Jibon Ahmed's viral photo
The viral photo of Jibon Ahmed, where a couple is kissing in the rain. He took the image down from Facebook shortly after being assaulted.Jibon Ahmed Facebook page

In another startling attack on the freedom of the press, a photographer in Bangladesh was thrashed and later fired for a photo of a couple kissing in the rain. The photo had gone viral after he uploaded it on his Facebook page.

Photojournalist Jibon Ahmed's photo took Bangladesh by storm when he uploaded the image on Monday after his editors refused to publish the photo on the news portal. The photograph was taken at the University of Dhaka, with permission from the couple,

Ahmed called it "a symbol of pure love". However, not everyone shared his perspective.

While many saw the photo as beautiful, several called it as indecent and Ahmed was assaulted by several fellow photographers on Tuesday. His boss also asked him to hand over his ID card and laptop on Wednesday, without giving a reason.

When Ahmed approached his employers after the incident, they vowed to take legal action. "The attack was not related to the professional duties. These attacks were the result of his personal transactions," Khujista Nur-e-Naharin, editor of the news portal Purboposhchimbd, wrote in an Email to the Washington Post, who first broke the story.

However, the editor claimed that Ahmed has not come to work since the 24th, and did not attend a meeting to discuss the attack. "Everyone at the editorial level congratulates him for taking this picture," he wrote.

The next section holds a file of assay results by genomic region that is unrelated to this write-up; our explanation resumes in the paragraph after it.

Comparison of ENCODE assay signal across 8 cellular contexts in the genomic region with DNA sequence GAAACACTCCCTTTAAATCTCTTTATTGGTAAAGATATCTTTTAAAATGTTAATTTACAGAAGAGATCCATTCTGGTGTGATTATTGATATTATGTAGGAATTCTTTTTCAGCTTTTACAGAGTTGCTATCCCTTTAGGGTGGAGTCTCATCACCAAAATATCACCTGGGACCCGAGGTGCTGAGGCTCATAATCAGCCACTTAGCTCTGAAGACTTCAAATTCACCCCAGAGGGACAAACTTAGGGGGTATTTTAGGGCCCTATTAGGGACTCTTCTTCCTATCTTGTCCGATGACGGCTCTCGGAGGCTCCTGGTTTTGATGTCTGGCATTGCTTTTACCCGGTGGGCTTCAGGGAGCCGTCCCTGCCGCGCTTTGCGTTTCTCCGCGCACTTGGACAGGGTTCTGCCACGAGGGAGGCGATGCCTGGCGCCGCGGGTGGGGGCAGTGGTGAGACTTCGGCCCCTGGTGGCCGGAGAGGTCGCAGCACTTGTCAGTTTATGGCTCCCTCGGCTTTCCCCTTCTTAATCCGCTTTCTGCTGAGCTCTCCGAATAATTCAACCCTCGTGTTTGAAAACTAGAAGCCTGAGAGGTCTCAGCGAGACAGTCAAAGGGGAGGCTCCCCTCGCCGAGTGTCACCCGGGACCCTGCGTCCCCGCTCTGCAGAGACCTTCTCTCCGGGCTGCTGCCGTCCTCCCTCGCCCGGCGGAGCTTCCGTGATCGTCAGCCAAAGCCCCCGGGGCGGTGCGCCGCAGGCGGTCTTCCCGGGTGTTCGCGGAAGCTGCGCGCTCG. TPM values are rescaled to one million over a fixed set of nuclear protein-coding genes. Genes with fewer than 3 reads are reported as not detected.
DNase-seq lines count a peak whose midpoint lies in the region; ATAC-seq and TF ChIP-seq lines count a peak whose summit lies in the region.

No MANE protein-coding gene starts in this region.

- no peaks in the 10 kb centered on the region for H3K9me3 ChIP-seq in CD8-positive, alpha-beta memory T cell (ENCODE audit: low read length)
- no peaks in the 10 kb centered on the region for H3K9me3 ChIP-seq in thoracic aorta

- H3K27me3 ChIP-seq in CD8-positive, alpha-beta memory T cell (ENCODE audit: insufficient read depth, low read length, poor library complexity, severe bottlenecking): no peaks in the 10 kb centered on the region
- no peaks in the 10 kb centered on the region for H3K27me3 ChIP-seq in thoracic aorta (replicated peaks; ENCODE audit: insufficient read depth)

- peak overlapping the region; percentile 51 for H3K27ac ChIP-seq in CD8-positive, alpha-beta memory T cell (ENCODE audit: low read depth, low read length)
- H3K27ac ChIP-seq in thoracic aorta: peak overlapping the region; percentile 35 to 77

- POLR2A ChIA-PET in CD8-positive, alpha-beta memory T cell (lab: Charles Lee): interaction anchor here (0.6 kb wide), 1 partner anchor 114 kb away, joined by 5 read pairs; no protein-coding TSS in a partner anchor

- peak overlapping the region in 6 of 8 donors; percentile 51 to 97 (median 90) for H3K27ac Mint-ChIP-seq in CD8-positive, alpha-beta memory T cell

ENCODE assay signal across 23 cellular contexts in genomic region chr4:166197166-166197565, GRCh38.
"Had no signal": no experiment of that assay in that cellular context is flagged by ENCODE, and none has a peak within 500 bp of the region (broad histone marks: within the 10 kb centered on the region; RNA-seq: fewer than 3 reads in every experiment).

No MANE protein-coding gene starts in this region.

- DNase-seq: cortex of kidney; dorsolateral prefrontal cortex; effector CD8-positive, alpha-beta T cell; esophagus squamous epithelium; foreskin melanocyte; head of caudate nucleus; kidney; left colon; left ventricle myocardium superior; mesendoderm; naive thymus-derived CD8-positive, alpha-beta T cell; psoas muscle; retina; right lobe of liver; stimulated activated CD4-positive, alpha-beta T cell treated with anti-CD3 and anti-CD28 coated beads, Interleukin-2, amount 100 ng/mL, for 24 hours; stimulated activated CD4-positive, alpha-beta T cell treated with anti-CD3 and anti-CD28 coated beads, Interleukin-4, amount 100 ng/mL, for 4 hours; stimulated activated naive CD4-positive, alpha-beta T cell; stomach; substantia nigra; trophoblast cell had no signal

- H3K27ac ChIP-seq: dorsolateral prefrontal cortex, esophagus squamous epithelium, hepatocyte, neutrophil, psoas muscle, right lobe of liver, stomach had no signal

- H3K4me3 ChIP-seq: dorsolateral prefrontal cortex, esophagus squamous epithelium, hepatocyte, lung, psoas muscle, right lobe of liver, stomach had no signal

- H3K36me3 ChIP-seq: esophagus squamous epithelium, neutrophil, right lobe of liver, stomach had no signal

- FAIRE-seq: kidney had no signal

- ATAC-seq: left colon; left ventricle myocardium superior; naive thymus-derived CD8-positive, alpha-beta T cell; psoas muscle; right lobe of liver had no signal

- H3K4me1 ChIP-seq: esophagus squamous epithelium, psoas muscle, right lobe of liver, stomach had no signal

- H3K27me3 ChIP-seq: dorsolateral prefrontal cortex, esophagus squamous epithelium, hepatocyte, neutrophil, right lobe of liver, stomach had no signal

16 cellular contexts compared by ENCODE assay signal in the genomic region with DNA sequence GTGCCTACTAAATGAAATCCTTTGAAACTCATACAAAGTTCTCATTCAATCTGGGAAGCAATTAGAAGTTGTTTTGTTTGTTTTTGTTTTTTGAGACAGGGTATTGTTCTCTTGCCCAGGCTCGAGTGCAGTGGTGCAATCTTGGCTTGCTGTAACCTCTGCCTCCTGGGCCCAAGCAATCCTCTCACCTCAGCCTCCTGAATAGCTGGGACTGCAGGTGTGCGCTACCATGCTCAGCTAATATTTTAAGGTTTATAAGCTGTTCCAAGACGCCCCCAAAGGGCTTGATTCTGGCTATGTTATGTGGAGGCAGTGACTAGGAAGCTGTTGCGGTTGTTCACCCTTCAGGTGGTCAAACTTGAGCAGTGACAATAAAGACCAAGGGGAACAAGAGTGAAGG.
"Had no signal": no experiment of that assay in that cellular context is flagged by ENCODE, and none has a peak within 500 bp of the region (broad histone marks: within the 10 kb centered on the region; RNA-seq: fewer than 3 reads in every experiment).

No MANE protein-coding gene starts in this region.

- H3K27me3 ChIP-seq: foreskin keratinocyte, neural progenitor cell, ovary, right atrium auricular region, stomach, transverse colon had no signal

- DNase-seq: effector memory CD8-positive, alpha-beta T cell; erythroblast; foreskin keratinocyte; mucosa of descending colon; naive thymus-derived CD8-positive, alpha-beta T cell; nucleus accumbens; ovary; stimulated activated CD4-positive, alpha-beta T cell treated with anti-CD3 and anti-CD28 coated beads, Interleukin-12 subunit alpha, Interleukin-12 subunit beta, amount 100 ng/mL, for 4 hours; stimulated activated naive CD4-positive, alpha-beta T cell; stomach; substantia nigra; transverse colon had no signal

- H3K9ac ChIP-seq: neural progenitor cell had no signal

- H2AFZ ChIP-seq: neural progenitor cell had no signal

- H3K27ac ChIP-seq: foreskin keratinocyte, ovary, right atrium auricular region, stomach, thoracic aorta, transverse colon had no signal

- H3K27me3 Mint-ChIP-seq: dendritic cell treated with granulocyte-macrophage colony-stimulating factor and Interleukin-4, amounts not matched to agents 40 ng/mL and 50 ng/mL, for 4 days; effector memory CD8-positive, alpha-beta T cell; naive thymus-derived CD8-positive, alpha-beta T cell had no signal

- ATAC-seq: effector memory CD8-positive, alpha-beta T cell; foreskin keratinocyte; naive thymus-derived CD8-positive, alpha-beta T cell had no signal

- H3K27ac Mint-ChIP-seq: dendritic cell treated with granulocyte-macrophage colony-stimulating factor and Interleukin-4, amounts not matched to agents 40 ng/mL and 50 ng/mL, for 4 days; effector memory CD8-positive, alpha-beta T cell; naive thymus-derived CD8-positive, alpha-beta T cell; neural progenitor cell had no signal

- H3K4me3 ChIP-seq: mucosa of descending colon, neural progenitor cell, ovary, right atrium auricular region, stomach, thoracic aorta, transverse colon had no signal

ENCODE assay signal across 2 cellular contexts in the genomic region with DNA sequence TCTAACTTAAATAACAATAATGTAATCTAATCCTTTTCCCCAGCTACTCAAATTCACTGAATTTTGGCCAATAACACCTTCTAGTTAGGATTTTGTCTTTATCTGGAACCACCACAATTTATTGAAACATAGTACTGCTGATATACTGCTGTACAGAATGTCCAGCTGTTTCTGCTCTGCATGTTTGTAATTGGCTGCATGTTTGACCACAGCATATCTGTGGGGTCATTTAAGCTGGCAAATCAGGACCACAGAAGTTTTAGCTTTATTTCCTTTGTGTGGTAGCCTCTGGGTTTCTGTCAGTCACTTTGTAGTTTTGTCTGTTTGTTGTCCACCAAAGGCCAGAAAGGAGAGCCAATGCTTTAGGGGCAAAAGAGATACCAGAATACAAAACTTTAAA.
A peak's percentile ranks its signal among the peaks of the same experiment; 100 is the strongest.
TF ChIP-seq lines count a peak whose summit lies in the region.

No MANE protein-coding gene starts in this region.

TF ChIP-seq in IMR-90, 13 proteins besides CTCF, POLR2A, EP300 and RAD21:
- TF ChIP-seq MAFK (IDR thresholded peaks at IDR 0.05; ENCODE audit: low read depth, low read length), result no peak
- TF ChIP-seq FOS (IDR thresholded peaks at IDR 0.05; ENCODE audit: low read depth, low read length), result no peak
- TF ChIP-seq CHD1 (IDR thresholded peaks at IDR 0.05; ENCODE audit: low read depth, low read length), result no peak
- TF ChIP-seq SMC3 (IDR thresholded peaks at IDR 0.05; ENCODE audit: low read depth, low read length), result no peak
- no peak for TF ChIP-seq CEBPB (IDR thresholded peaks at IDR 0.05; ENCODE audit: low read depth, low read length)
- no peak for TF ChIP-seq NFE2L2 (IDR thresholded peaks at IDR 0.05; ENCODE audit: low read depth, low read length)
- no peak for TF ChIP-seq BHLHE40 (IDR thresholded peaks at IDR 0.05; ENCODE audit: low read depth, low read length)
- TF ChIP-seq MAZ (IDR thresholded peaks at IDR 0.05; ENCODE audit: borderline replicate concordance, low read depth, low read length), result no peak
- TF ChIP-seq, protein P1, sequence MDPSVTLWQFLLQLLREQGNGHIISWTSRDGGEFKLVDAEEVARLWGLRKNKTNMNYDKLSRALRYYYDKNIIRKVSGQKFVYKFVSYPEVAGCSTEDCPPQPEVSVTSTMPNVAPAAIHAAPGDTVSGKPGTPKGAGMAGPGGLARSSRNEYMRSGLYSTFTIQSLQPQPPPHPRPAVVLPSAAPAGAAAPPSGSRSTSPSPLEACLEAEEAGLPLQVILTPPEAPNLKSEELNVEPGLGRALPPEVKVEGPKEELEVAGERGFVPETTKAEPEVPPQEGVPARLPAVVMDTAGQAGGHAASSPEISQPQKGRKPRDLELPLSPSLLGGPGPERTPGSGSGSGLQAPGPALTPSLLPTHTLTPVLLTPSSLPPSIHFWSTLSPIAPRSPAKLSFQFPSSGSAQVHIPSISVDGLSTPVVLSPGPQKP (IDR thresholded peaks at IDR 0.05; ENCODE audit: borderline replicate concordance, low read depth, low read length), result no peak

In response, Ahmed said he was "disheartened" at how the matter was handled. In his interview to the Post, he said that his editors refused to publish the photo, citing a negative response. Despite arguing that it was impossible to portray the image in negative light, the editors refused and Ahmed then uploaded it on Facebook and Instagram. "The couple had a spontaneous lip kiss; I found nothing wrong in them or no obscenity," Ahmed said.

Of course I am disheartened. Some people in our country became educated only in papers, but they are not educated in a real sense. They failed to realize the underlying meaning of my photograph. I am also a bit worried about myself.

Ahmed also said that he would not tolerate being a victim of moral policing, saying that a "twisted sense of morality cannot dictate an artist's work."

With the rising influence of the conservative right-wing in Bangladesh, the nation has witnessed several attacks on journalists, as well as multiple protests and violent incidents in recent months. Earlier, three conservative students were suspended from the Univesity of Dhaka after they assaulted two students for holding hands.

Protesters march in Dhaka on November 3, 2015 during a six-hour-long general strike. The strike was held in response to the recent murder of Faysal Arefin, a publisher of books by critics of religious militancy in BangladeshReuters